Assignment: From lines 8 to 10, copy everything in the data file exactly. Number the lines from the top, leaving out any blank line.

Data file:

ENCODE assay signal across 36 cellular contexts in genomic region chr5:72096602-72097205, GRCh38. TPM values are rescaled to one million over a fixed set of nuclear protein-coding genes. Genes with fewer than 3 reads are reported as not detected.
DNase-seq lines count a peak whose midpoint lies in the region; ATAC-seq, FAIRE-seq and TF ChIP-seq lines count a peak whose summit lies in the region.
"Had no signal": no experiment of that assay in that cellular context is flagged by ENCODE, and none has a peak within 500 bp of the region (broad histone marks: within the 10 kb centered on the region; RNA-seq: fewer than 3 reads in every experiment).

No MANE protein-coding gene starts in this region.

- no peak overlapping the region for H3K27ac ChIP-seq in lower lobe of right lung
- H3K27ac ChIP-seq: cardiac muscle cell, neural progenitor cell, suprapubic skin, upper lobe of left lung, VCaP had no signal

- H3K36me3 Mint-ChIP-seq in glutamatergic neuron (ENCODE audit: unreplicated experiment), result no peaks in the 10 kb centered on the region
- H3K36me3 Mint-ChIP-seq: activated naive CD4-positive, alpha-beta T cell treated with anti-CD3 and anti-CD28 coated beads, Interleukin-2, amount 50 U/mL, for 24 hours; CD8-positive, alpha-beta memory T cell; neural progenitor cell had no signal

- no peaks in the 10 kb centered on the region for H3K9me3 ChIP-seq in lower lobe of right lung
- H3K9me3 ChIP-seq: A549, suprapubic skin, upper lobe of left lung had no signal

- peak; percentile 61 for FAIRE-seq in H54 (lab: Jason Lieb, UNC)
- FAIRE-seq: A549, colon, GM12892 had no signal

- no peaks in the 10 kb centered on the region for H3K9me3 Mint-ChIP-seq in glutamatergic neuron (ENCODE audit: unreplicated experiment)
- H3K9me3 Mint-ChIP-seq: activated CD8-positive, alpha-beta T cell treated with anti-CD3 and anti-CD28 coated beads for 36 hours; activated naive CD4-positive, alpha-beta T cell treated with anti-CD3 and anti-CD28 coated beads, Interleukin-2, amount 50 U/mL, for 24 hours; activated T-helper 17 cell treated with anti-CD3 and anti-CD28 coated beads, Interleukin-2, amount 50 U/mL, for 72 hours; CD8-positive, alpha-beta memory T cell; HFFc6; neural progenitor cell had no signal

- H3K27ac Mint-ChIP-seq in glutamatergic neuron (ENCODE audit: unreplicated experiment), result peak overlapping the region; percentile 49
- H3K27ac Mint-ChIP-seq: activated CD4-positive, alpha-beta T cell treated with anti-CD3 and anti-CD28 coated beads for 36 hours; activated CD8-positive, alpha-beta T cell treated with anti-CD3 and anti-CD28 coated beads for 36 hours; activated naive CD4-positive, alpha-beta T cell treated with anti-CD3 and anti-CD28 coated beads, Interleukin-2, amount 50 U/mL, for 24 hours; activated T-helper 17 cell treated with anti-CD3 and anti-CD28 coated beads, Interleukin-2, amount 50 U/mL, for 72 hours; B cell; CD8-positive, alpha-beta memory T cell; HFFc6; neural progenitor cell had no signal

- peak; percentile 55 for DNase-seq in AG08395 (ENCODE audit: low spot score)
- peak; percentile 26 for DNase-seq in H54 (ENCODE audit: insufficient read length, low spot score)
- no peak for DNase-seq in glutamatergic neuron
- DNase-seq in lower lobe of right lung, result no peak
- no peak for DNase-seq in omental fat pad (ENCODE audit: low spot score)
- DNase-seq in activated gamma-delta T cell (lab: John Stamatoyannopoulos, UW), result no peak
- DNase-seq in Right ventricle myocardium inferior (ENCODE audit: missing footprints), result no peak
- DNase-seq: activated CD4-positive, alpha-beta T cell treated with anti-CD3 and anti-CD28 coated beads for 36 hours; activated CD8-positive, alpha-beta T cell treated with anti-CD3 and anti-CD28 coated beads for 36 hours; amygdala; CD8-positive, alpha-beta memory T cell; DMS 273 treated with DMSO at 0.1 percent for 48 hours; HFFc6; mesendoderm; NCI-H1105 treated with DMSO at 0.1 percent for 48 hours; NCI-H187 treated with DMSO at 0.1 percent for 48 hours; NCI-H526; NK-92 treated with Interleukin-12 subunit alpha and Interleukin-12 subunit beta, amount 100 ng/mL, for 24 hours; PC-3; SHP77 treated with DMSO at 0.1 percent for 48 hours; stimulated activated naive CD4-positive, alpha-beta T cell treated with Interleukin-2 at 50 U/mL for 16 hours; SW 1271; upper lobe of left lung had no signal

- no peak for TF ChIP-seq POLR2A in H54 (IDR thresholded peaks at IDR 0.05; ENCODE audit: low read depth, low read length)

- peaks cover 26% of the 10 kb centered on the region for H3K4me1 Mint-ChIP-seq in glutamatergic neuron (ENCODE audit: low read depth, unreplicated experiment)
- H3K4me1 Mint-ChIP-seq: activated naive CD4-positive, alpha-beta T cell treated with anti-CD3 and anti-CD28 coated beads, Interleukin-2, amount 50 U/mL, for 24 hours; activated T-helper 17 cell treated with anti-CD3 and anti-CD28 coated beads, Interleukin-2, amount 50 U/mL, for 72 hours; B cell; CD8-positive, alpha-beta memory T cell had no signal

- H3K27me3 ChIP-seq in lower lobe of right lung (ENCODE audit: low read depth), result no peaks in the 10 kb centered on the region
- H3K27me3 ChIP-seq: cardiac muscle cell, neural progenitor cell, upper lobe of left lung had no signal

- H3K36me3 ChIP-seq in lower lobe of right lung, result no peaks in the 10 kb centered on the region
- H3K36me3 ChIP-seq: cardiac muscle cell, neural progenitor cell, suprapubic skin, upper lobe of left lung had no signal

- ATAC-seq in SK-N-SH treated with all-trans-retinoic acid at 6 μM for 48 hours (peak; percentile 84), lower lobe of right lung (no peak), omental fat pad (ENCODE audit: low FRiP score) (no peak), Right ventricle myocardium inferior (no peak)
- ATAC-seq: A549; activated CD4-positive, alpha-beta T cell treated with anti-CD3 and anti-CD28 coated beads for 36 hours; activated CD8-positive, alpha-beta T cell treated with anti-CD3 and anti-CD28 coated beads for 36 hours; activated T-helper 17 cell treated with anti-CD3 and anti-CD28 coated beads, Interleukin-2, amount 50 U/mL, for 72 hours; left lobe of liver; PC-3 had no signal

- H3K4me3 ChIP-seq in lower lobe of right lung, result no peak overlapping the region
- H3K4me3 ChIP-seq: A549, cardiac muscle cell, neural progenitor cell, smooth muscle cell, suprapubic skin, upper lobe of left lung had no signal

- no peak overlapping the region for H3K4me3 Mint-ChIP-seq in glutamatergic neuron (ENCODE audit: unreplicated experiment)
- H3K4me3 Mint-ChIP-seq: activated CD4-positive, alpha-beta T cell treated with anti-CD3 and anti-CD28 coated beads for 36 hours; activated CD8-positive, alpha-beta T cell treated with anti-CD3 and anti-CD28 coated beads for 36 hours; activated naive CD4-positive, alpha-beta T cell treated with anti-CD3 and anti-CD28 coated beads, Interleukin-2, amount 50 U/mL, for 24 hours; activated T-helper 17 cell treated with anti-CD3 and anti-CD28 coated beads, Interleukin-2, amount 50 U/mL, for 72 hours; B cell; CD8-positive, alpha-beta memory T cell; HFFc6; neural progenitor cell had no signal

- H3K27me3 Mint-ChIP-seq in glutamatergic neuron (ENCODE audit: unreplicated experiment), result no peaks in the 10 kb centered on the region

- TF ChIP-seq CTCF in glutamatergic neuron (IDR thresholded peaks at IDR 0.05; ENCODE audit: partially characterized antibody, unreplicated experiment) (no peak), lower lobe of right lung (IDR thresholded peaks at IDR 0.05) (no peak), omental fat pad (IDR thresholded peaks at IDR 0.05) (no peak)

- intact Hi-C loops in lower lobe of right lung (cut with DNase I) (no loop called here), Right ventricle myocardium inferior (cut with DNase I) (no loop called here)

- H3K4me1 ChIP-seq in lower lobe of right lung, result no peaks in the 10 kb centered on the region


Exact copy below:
- H3K36me3 Mint-ChIP-seq: activated naive CD4-positive, alpha-beta T cell treated with anti-CD3 and anti-CD28 coated beads, Interleukin-2, amount 50 U/mL, for 24 hours; CD8-positive, alpha-beta memory T cell; neural progenitor cell had no signal

- no peaks in the 10 kb centered on the region for H3K9me3 ChIP-seq in lower lobe of right lung
- H3K9me3 ChIP-seq: A549, suprapubic skin, upper lobe of left lung had no signal